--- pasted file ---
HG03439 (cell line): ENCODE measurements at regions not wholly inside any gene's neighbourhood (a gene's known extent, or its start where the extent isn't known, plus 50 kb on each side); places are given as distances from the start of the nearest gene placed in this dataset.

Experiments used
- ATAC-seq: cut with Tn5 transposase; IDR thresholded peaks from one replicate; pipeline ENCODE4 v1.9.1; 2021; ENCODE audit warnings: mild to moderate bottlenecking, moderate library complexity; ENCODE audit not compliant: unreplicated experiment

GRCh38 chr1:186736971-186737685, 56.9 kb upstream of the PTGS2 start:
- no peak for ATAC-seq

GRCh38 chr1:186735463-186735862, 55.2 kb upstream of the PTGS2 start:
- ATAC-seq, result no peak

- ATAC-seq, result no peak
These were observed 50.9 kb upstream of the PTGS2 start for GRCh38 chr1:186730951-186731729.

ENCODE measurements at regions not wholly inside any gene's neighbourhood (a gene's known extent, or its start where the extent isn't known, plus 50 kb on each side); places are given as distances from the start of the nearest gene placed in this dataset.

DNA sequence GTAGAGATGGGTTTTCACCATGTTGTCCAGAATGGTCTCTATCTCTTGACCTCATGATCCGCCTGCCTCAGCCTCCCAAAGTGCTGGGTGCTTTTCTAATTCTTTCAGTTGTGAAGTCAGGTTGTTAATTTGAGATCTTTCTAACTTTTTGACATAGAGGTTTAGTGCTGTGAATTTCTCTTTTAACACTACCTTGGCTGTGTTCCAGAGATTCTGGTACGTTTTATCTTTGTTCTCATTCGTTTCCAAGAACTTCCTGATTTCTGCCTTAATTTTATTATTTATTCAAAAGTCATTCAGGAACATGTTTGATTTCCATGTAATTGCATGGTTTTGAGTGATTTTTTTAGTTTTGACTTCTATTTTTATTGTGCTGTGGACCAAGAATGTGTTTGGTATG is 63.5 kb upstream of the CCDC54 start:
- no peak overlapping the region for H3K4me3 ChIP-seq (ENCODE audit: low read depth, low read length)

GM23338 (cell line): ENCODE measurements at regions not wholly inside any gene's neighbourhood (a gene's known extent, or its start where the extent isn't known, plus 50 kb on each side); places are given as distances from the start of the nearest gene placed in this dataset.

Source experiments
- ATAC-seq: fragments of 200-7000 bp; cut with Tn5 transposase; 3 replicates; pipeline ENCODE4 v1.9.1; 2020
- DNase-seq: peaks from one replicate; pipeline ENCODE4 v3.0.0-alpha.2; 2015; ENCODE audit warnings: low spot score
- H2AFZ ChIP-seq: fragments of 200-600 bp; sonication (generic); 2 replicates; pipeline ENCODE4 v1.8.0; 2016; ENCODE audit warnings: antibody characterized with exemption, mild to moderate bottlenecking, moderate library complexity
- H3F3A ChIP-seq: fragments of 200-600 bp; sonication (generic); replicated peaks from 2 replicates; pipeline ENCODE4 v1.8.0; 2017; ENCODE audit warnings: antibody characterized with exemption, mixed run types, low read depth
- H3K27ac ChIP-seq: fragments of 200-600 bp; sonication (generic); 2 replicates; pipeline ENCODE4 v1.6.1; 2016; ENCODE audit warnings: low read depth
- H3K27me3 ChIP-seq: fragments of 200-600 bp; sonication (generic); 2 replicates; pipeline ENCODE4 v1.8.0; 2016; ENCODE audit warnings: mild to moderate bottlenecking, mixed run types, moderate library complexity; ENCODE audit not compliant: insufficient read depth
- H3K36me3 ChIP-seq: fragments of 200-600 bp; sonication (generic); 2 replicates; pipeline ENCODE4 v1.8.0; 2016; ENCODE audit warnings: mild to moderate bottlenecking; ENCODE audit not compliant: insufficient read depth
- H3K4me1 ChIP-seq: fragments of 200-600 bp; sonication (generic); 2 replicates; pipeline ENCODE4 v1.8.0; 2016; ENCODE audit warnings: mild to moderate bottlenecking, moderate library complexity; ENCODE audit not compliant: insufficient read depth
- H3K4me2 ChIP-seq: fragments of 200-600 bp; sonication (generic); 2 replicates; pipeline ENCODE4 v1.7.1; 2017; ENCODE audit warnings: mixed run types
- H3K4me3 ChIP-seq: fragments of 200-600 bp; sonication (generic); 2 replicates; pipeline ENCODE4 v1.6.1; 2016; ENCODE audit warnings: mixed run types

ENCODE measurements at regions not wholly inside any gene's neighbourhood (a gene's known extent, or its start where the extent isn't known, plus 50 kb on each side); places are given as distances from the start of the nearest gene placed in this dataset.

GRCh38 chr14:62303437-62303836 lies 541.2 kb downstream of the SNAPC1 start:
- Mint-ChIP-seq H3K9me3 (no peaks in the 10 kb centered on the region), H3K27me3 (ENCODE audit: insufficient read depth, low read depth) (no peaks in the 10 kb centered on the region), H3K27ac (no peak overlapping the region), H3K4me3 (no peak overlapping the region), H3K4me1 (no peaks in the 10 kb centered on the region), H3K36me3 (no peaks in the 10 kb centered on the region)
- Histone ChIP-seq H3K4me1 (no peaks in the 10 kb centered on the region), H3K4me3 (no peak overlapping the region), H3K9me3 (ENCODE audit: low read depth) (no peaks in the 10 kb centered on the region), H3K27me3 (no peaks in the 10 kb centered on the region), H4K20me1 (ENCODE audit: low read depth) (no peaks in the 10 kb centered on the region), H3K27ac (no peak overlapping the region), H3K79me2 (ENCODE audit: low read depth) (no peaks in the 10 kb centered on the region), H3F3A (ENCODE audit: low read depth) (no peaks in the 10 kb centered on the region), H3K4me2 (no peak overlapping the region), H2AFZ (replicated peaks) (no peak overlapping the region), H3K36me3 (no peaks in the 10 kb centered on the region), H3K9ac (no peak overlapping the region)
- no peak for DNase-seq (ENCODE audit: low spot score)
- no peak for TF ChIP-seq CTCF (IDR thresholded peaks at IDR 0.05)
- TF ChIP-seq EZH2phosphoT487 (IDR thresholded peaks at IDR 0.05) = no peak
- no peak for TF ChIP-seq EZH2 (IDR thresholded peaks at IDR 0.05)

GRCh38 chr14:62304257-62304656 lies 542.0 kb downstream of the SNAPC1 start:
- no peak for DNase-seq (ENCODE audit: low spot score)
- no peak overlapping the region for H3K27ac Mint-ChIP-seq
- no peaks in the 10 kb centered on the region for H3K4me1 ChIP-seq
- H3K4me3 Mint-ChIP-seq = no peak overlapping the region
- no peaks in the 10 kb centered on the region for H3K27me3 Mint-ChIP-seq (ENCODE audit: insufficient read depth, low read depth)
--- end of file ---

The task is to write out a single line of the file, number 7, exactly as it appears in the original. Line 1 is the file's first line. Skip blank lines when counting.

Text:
- ATAC-seq, result no peak